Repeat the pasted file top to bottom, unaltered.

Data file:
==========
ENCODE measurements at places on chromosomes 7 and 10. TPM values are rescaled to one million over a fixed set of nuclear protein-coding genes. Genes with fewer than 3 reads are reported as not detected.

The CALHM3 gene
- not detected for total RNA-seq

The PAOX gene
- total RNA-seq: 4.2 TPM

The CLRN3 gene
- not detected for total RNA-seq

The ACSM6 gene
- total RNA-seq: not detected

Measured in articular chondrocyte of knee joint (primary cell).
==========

ENCODE measurements at places on chromosomes 7 and 10. TPM values are rescaled to one million over a fixed set of nuclear protein-coding genes. Genes with fewer than 3 reads are reported as not detected.

The CALHM3 gene
- not detected for total RNA-seq

The PAOX gene
- total RNA-seq: 4.2 TPM

The CLRN3 gene
- not detected for total RNA-seq

The ACSM6 gene
- total RNA-seq: not detected

Measured in articular chondrocyte of knee joint (primary cell).